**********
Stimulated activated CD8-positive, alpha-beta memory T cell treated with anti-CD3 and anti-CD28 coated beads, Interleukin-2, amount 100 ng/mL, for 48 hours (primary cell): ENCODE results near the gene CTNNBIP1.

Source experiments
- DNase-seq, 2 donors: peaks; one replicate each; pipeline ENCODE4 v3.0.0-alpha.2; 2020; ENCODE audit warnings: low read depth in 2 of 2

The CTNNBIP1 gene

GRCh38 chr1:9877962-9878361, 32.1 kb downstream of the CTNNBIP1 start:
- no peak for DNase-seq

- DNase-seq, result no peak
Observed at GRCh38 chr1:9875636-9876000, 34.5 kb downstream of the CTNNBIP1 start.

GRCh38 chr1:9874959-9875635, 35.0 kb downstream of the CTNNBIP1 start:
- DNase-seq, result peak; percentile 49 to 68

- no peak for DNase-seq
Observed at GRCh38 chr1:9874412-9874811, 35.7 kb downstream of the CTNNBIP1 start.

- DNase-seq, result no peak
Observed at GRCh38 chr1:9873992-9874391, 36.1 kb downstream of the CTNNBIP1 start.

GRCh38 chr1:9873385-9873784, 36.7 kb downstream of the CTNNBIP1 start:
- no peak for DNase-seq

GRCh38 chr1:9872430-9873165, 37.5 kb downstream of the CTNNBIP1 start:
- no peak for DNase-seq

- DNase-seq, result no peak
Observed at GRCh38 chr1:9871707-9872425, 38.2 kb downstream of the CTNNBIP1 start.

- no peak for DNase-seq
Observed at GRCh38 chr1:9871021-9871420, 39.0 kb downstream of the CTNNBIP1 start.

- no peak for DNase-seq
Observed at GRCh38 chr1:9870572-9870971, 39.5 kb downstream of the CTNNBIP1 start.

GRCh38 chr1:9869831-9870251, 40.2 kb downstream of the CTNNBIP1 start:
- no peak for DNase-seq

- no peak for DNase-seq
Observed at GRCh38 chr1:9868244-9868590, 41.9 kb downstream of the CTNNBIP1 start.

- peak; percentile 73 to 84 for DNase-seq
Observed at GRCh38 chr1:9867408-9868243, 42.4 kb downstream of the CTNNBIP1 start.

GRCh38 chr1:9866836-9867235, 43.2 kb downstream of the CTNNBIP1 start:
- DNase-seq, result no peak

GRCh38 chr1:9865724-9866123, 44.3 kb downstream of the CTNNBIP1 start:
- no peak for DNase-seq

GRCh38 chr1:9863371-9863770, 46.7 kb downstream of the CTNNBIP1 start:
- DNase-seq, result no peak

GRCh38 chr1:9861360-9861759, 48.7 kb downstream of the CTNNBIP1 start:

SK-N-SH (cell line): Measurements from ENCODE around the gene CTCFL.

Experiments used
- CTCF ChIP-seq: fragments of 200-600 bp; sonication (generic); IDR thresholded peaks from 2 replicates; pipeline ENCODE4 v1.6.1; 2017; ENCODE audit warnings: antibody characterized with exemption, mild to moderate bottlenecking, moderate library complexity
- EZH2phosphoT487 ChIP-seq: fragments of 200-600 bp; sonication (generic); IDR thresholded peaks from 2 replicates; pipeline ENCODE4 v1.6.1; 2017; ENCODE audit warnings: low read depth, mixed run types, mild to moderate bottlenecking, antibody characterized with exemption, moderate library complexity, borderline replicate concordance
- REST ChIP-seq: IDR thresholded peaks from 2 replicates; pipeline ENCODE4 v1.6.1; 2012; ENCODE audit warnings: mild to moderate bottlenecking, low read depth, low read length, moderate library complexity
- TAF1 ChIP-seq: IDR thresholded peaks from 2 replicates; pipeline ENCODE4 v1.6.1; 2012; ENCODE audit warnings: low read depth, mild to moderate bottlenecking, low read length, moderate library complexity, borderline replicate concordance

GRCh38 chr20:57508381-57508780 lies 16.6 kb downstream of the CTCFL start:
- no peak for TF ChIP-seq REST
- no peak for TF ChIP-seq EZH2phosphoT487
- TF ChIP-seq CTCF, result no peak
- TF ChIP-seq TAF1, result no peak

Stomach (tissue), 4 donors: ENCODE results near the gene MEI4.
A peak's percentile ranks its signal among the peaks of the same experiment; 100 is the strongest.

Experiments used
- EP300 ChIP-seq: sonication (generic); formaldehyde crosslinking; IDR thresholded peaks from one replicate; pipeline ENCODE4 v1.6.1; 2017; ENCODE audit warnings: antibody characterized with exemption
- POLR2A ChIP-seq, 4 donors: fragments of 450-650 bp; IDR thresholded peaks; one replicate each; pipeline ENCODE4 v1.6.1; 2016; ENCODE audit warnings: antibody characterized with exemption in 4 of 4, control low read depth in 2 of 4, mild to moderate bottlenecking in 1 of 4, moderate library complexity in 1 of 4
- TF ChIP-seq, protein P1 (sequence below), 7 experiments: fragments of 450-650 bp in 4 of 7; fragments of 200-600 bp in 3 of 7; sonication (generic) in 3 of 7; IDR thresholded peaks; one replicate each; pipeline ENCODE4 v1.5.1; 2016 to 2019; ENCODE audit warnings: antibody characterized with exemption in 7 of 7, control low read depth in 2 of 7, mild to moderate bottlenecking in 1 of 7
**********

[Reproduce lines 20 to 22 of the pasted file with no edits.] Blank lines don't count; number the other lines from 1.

Observed at GRCh38 chr1:9871707-9872425, 38.2 kb downstream of the CTNNBIP1 start.

- no peak for DNase-seq
Observed at GRCh38 chr1:9871021-9871420, 39.0 kb downstream of the CTNNBIP1 start.